Just What He Appears to Be


Phil Angelides, the Democrat allegedly running for governor against Arnold Schwarzenegger, is metamorphosing from forgettable also-ran to oddball footnote. I’m sure he’s still out on the stump telling people about his middle-class tax cut and all the good things he would do if he’s elected. That’s the forgettable also-ran part, and too bad, because Angelides has earnestness to spare, some idea of what the state needs, and the willingness to try to get people to pay for the things they want the state to do (translation: he’ll talk about tax increases). Schwarzenegger, who reverted to form as an ill-spoken, bullying boor during the one face-to-face meeting of the campaign, continues with the fiction that the state can do everything it wants without ever raising taxes. Popular message, though no one is talking much about how Arnold managed to balance the budget after he took over in 2004: the state took out a second mortgage to cover a catastrophic deficit; eventually, someone’s going to have to pay that money back. But I digress.

So the handwriting’s on the wall for Angelides. He’s way, way down in the polls and headed for a repeat of Kathleen Brown’s humiliation at the hands of Pete Wilson in 1994 (she lost 55-41). In his darkest hour, though, he’s begun a TV ad blitz with a new spot. This is where he’s bidding to become an oddball footnote: The ad, which tells in 30 seconds about Angelides’s lifelong commitment to public service, is so off-key in conception and message it seems loopy.

It opens with a silhouette of a guy looking at a bulletin board with a big “Dump Nixon” poster. As the silhouette hurriedly scribbles notes, a voiceover says, “In 1972, a young man from California saw a sign that changed his life forever and inspired him to make a difference.” Then we go to a montage of Angelides’s career. Among other accomplishments, he “led school reform in his community and helped California make history.” The ad notes that he’s been called “the most effective and dynamic state treasurer in a generation.”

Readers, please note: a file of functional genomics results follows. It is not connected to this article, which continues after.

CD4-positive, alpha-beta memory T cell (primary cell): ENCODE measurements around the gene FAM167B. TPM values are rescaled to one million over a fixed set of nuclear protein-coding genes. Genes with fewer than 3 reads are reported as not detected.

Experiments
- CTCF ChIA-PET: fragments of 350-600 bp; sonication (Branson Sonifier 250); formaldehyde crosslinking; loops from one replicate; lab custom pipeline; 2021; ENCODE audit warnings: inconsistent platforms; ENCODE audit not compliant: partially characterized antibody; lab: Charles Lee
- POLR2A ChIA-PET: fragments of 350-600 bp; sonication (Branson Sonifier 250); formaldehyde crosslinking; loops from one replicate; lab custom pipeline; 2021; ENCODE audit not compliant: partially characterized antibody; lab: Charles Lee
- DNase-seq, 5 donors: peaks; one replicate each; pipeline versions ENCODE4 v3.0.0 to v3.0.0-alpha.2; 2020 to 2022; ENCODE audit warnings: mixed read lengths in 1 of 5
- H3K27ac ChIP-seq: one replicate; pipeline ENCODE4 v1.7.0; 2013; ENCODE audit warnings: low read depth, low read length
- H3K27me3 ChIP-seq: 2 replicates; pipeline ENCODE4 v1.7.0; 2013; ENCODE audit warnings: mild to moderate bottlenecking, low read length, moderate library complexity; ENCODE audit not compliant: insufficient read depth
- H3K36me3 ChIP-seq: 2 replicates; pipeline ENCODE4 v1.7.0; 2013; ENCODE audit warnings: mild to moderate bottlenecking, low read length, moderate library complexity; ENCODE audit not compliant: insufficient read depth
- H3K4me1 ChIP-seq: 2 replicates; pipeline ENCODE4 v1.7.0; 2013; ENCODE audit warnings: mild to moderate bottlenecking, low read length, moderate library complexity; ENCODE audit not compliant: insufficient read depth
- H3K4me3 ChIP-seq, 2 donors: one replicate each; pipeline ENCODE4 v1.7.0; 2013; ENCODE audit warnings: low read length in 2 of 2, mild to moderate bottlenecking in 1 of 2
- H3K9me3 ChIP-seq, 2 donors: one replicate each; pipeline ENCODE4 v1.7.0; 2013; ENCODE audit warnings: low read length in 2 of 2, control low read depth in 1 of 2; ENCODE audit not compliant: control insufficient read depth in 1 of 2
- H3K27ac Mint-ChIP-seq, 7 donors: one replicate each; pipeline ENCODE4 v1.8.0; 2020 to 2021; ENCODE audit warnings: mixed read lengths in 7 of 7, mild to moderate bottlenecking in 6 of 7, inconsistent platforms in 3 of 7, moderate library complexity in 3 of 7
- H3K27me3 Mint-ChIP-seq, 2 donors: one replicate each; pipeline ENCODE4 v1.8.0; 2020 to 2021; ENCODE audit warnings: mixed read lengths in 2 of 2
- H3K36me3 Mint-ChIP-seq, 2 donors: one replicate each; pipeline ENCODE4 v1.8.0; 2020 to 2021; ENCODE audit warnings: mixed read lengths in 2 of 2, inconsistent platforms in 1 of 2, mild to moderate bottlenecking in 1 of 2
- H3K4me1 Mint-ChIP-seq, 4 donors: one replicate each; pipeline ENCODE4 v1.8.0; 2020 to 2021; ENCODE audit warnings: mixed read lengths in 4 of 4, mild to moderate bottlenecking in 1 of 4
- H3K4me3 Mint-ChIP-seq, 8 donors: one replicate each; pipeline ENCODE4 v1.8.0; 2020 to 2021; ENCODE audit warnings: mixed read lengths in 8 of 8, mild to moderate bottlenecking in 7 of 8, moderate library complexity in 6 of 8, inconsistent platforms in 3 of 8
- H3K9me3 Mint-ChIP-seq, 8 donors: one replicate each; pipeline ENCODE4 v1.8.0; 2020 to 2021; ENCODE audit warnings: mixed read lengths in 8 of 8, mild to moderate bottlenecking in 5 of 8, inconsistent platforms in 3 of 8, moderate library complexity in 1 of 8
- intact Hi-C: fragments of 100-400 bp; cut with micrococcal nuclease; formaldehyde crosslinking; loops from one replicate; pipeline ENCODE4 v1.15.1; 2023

I’ll pause to let you catch your breath.

Then there’s the background music. As the empty phrases and pictures flit past, the Bellamy Brothers sing “Let Your Love Flow.” (If you need to remind yourself what that sounds like, you can play the ad on the Angelides site or on YouTube.) Maybe there’s a coded message in the lyrics (“There’s a reason for the sunshine sky/There’s a reason, I’m feeling so high…”). Otherwise, it sounds like something the candidate or his wife finds inspiring. That’s the kind of information I wish had been disclosed before I voted for the guy in the primary.

What you can say for the ad is that it takes the high road. It alleges that Phil will fight for me and that he’s always been on my side. It’s also sweet and sticky as treacle and doesn’t tell me one thing to get me to admit to someone else that I’m casting a ballot for this candidate or suggest to them that maybe they should think about doing the same. “Dump Nixon”? Who’s that supposed to win over? Are we supposed to be impressed that that lit a fire under him?

You wonder if people can make heads or tails out of any of it. You’d think the money could be better spent on ads or a Perot-style TV appearance to lay out what this guy would do for the state and why it might be necessary to raise taxes for Californians to have the state they say they want to have.

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One Reply to “Just What He Appears to Be”

  1. It looks kind of funny. I mean, someone from our generation can see what he’s talking about with the Nixon thing but to someone like Tom or Sean he might as well be talking about Harold Stasson, a guy who I had only the foggiest notion of when I was growing up.

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